Julian Allwood, Professor of Engineering and the Environment, has published an open letter to express concern about the definition of “near zero emissions” proposed in an IEA report. released ahead of COP27.
The letter, published this week, refers to the International Energy Agency’s report “Achieving Net Zero Heavy Industry Sectors in G7 Members” which was developed in co-operation with the incumbent industrial players, including the high-emitting blast furnace primary steel producers. In the report, ‘near-zero emissions’ is defined based on improvements in emissions relative to today’s levels, rather than in absolute terms.
Figure 1: Anticipated reduction in primary steel production. Graph from Absolute Zero
‘Absolute emissions’ says Allwood ‘is the only metric which matters in climate science and policy. The IEA definition risks favouring relative improvement in the high-emitting primary steel production over the already-low-emitting Electric Arc Furnace production. This risks allowing primary producers a form of 'greenwashing' if labelling steel as “lower emissions” even when it causes much higher emissions than Electric Arc Furnace production.’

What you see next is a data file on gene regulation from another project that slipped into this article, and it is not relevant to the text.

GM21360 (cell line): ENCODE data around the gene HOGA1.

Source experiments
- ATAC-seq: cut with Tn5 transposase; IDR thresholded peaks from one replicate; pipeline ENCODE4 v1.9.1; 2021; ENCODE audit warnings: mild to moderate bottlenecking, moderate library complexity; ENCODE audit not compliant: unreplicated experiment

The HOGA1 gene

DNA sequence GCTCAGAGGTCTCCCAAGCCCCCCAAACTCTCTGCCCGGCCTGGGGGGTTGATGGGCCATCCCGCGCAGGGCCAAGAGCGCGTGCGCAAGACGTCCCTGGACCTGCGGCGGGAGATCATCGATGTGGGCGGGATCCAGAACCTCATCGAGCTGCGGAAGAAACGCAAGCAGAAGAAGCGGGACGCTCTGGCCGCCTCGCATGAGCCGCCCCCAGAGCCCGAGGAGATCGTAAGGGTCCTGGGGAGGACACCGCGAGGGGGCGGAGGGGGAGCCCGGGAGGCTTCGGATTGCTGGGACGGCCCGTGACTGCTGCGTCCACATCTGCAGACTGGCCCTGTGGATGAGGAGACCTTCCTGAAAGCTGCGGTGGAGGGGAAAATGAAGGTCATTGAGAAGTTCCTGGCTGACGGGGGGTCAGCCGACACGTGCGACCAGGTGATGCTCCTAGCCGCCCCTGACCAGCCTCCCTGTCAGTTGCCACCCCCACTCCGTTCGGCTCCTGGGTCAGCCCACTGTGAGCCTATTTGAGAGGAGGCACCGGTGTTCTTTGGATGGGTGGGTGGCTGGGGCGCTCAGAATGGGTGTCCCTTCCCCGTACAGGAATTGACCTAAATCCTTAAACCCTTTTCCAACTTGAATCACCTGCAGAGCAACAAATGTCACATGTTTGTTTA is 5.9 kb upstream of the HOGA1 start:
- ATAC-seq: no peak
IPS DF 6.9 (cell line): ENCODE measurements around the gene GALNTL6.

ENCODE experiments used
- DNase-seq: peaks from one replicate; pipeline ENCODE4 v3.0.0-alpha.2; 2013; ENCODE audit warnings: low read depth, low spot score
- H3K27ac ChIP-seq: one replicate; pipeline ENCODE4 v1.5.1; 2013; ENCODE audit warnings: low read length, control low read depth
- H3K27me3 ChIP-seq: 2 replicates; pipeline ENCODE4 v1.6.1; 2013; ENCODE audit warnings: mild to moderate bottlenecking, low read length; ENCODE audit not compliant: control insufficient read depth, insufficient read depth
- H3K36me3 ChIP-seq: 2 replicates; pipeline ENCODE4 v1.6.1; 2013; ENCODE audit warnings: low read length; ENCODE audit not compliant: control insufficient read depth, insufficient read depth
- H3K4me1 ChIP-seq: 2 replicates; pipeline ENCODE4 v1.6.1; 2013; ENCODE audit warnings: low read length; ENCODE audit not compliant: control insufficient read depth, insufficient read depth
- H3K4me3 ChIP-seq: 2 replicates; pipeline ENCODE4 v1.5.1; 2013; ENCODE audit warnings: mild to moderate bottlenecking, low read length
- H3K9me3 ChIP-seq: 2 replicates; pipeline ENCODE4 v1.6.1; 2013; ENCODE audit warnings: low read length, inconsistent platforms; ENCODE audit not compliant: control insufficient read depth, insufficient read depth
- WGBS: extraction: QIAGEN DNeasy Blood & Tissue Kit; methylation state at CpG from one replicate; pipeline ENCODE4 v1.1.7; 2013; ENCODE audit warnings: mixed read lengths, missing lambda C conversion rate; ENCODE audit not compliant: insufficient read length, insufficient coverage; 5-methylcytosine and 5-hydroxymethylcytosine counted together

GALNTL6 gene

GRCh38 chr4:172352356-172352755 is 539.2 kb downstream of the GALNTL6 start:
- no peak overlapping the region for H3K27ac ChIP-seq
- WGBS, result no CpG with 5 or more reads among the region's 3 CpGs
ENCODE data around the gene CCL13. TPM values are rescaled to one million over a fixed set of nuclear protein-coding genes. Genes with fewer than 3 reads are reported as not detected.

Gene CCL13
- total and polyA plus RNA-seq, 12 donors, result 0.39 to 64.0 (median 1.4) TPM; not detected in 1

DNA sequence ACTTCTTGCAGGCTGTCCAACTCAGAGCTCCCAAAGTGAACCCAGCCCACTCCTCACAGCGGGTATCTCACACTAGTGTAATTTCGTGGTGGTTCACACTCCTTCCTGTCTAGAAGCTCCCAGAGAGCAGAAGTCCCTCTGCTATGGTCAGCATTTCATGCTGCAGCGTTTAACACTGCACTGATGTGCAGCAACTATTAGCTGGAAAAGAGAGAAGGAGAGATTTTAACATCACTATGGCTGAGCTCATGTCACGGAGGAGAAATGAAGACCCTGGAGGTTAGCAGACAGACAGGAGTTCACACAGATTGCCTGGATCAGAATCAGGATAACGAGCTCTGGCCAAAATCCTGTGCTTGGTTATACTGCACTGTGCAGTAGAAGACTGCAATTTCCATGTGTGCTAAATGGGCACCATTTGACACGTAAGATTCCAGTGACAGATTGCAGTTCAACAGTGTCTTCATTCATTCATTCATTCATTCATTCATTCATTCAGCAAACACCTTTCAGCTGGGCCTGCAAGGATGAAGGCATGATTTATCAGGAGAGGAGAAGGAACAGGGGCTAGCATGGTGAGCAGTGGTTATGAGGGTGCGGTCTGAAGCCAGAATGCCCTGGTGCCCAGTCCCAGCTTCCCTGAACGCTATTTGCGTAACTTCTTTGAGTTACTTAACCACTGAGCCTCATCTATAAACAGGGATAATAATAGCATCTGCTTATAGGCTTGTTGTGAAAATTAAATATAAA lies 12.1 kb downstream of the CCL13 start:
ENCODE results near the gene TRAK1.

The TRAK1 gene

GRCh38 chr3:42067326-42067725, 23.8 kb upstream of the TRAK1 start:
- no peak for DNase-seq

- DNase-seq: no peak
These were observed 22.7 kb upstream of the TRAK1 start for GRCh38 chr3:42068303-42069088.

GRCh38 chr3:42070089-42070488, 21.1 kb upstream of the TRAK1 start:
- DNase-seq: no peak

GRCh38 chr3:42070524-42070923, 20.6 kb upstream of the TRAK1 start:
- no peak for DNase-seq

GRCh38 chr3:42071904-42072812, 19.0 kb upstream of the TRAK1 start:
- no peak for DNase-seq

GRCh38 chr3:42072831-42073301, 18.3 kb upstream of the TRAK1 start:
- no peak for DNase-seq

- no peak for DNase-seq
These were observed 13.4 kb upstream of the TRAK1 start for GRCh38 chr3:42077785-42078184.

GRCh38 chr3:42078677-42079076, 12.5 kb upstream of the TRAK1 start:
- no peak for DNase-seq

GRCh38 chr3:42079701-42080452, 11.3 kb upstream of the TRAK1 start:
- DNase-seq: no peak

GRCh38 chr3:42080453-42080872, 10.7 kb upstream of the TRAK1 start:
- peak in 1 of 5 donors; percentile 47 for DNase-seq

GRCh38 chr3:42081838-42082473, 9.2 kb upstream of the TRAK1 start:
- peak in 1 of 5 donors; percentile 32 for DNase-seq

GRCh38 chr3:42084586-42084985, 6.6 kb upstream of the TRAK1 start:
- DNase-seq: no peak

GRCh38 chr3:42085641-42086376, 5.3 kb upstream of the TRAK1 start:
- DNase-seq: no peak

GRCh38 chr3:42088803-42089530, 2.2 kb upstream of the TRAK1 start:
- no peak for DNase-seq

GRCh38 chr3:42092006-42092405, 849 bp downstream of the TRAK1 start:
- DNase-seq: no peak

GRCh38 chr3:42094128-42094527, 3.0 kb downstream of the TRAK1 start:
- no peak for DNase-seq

In a zero-emissions future, recycled steel in electric arc furnaces could supply most of our needs for steel. Additionally, recycled steel can have at least the same quality as primary steel, and even without climate action, our stock of steel available for recycling will treble by 2050. In contrast, blast-furnace primary steel making inevitably leads to emissions due to the chemical reaction involved in extracting pure iron from iron ore using the carbon in coal. In order to meet the requirement of zero emissions by 2050, the only valuable resource is electrically recycled steel as there is currently no alternative technology for producing primary steel without emissions.
Allwood argues that the only metric of importance is the total emissions per tonne of steel produced – which must be absolute zero rather than ‘near zero’ - and the only scalable option for zero-emissions steel production over that time period, is the expansion of high-quality electric steel recycling.